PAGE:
We told him that this farm was not for investment, so we don’t need anything next to highway or something that will appreciate fast. We want to keep the farm for a long long time, at least as long as we live. It has to be far from lots of people and close to wildlife. We are planning to follow Subhash Palekar method of organic farming without using any chemicals or pesticides. Then he pointed out that he too has a couple of farms and tries not to use chemicals etc. He mentioned that he even built a farm house in one of the farms and lives there. Asked us to visit too. We thought it is a good opportunity to checkout another farm as well. The meeting ended there with Mr. J telling us that he will let us know if he comes across any good farm that fits our description.


A few weeks later, we get a call from him. He tells us that there a couple of farms he’d like to show us and asked us to visit his place. He lives about 3 hours from Bangalore. So we started early morning to his place. His farm was beautiful and his farm house was even more beautiful. It had a nice huge lawn, and a large swimming pool. Of course given that we have now become minimalists, we don’t plan to ever build such a huge house.


Mr. J's farm house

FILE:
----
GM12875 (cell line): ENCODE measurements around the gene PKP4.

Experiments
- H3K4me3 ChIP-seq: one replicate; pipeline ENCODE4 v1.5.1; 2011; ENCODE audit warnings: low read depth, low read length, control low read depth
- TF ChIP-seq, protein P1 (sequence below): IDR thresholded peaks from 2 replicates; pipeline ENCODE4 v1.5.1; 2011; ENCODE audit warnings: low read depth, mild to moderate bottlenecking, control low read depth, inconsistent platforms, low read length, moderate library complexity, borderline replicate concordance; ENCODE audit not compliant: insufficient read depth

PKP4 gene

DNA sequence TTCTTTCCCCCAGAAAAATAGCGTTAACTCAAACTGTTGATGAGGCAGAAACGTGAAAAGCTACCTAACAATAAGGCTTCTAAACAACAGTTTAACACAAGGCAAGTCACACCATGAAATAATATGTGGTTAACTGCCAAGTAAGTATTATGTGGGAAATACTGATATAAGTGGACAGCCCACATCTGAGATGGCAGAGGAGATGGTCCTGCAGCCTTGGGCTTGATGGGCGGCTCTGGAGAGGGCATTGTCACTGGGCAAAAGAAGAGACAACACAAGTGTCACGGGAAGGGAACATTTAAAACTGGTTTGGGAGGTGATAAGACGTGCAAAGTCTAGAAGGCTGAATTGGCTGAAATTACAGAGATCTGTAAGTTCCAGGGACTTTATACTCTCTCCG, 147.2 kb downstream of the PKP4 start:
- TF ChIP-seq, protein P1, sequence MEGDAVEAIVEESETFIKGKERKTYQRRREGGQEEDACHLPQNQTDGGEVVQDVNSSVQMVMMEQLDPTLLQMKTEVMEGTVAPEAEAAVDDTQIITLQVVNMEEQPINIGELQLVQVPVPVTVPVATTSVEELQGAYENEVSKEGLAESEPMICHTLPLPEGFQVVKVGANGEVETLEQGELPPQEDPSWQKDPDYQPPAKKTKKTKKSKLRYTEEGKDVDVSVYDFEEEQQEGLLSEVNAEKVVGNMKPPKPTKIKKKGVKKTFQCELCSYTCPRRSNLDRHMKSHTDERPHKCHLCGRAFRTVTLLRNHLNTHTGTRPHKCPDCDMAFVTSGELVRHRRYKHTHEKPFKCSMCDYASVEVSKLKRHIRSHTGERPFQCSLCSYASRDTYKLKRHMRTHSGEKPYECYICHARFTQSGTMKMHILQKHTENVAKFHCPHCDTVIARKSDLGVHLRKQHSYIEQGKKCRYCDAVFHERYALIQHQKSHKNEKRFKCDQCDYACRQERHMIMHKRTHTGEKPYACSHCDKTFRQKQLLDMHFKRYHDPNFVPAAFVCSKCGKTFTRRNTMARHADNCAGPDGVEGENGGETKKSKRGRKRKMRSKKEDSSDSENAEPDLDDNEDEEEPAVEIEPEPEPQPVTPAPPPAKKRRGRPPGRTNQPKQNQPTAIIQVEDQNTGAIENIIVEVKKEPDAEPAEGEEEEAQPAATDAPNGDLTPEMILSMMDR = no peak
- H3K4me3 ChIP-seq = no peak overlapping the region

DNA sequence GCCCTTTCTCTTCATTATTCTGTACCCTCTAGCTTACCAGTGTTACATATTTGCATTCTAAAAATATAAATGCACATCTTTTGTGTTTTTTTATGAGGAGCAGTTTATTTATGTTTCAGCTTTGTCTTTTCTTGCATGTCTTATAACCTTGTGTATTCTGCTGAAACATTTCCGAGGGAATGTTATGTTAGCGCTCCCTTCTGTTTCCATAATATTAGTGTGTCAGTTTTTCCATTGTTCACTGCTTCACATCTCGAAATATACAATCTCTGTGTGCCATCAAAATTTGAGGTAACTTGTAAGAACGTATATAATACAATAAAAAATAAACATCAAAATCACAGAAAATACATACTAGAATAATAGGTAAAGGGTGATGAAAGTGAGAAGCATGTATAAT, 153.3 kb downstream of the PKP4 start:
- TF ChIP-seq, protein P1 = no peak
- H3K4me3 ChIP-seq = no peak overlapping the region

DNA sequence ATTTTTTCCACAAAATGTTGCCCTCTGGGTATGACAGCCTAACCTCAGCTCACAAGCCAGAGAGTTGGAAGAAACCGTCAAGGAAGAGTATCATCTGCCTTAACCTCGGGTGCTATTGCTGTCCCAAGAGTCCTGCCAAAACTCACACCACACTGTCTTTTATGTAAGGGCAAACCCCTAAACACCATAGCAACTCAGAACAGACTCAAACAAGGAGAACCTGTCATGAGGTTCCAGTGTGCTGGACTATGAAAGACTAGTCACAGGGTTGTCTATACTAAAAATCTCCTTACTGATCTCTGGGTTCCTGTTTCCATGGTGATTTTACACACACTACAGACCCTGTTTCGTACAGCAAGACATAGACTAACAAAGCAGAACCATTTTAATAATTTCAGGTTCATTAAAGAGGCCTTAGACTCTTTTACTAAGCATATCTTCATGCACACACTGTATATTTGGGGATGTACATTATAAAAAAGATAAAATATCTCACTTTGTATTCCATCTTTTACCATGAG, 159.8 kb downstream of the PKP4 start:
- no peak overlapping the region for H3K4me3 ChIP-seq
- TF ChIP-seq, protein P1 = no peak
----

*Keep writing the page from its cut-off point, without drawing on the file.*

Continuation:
They were growing a variety of trees, but the main crop is coconut. There is also a pond at the end of the farm, so kids can go swimming there too in the natural waters. That pond is used for rain water harvesting and also to pump farm from a nearby river. They were using sprinkler system to water their farm. Electricity and bore water were present too. It felt like something we would like to have in a few years time if we can buy a farm soon and develop it.


One of Mr. J's farm


Anyway, after checking out their house and farm, we proceeded to visiting a couple of farms. The first one he showed was on the side of a hill, next to a pond. The soil looked nice, there were electric lines passing by but the farm does not have electricity nor bore. Being on the side of a hill, the farm was sloping both in north-south direction and as well as east-west direction. We know there will be some erosion problem, but at the same time, the contours can help in rain fed farming as well as for collecting rain water at the bottom. There were huge windmills on the hills. The 500m or so of access road to the farm is not great, but the main road up to the access road is good.